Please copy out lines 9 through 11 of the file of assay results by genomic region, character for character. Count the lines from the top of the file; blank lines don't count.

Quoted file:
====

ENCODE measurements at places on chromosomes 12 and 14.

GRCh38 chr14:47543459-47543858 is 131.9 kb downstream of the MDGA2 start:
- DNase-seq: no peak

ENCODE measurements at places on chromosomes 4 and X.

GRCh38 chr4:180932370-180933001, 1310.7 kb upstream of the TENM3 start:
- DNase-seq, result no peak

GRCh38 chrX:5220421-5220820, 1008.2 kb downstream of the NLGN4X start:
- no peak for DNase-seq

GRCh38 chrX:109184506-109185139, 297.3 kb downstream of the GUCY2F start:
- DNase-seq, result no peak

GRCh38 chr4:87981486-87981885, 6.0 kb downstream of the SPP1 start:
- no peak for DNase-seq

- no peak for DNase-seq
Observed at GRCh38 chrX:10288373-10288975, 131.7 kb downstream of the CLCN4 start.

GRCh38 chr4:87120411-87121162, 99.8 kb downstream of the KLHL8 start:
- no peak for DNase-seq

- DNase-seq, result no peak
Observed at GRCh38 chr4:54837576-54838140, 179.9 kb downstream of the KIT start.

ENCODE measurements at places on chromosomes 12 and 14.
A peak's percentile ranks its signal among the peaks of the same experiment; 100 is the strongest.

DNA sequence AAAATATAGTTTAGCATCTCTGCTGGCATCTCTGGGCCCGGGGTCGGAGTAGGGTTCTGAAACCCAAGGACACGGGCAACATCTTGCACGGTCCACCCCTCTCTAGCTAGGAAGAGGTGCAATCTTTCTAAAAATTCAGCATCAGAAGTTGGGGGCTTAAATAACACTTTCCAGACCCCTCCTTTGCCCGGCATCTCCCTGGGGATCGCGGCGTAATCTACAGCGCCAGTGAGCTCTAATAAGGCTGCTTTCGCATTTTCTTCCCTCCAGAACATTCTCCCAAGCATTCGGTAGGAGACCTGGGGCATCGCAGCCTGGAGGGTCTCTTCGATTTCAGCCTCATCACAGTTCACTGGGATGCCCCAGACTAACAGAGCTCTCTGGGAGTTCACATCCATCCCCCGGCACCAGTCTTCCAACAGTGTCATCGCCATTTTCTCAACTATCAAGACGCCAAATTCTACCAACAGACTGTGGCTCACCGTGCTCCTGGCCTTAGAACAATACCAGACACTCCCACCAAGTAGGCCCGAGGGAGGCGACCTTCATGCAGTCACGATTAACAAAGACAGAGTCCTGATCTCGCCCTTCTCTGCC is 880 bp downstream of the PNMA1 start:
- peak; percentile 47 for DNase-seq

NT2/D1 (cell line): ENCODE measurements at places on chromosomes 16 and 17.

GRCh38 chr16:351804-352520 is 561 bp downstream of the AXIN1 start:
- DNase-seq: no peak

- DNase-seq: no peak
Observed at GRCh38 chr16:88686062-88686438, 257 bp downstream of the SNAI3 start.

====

GRCh38 chrX:109184506-109185139, 297.3 kb downstream of the GUCY2F start:
- DNase-seq, result no peak

GRCh38 chr4:87981486-87981885, 6.0 kb downstream of the SPP1 start: